Morning Jac: MCLA Scores with Its New Tourney Schedule
Those who follow the MCLA must wait another seven months to determine whether the MCLA made a positive logistical decision in moving its national tournament from Denver to Greenville, S.C., but we already know that the association will be delivering a better on-field product when it lands in the Palmetto State.
During its summer meetings, the MCLA tweaked its tournament schedule from past years, eschewing the grueling four-games-in-five-days structure in favor of an extra off day squeezed in between the semifinals and finals. This year's slate will look like this:
Monday, May 14 – First Round
The primary benefit is obvious, and will be reflected in a higher quality of play during the championship game (which I assume will once again be broadcast live to a national cable audience). Instead of the marquee game of the entire MCLA season featuring a pair of teams running on fumes and just a couple of hours of preparation time, it will now boast the best teams operating at a premium level. This reason alone makes this change a smart choice.
There is another compelling reason to make this move.
Since 2008, when I first started attending the national championships, I feel comfortable saying the best team has won the championship every year. Sure, Michigan had a pair of one-goal wins over Chapman ('09) and Arizona State ('10), but the Wolverines would have won those even with a day off between the final two rounds (although I can guarantee you that Mike Wood and Chris Malone would disagree). With that said, one thing has been a constant among the winners: the deepest team always wins the title.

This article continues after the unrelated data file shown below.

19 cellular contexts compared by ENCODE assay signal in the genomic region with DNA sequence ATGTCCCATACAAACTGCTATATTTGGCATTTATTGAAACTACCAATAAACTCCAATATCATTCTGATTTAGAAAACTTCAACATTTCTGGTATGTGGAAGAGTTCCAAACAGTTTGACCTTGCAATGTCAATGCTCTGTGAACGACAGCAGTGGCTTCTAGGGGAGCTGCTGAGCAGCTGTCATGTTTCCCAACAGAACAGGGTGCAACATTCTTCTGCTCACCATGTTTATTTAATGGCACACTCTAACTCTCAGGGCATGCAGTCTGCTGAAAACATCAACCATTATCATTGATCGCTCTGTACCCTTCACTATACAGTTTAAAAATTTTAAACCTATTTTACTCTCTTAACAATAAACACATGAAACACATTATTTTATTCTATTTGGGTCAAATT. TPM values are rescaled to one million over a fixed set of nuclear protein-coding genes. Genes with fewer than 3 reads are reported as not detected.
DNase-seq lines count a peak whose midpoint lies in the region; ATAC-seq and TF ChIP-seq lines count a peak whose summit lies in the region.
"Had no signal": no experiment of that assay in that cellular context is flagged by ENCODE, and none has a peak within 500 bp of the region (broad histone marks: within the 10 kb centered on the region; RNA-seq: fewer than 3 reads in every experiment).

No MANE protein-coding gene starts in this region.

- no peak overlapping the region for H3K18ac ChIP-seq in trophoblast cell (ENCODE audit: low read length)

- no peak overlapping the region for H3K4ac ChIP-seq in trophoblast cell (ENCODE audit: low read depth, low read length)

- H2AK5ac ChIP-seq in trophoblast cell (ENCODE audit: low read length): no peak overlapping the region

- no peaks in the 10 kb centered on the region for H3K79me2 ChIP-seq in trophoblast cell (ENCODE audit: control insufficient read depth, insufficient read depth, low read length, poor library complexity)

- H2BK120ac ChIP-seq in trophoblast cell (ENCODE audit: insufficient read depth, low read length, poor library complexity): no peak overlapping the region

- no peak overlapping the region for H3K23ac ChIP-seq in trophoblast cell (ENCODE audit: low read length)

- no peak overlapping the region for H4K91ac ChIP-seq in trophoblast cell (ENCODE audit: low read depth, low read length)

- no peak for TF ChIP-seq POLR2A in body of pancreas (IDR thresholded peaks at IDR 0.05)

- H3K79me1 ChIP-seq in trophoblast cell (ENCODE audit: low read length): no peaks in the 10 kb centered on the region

In order to navigate the previous schedule gauntlet and reach the finals, it required a capable third midfield line and adequate subs at all positions on the field. It also didn't hurt to have a monkey trick that was impossible to prepare for on short notice (see: 10-man ride, Michigan's). With the new paradigm, thinner teams (the '10 Simon Fraser squad comes to mind) will remain viable if they can squeeze past the quarterfinals – no small feat these days – and coaches will have the chance to flex their X's and O's acumen during the off day.
In short, the tourney is now structured to benefit the best teams, not necessarily the deepest ones.
An ulterior benefit is the MCLA now has more breathing room if, God forbid, Mother Nature decides to get testy. Whether it was Dallas in '08 (thunderstorms), Denver '09 (rain), Denver '10 (snow, freezing rain) or Denver '11 (tornadoes), the tourney has a history of running into rescheduling issues. To the credit of tournament director Dan Morris and the association's senior staff, the tournament always hit its mark. With the extra off day built in, inclement weather becomes nearly a non-issue.
With decisions like this scheduling one, I like to counterbalance the positives with the negatives, but the downside is tough to find in this case. Teams will have to fly in a day or two earlier and incur the cost of an extra night at a hotel, but that's a small price to pay for showcasing themselves in a better manner.
I typically keep a jaundiced eye when the MCLA alters its structure, whether it be with the tournament or otherwise, but in this case, the association has made a sage decision that will benefit both its on-field product and its reputation.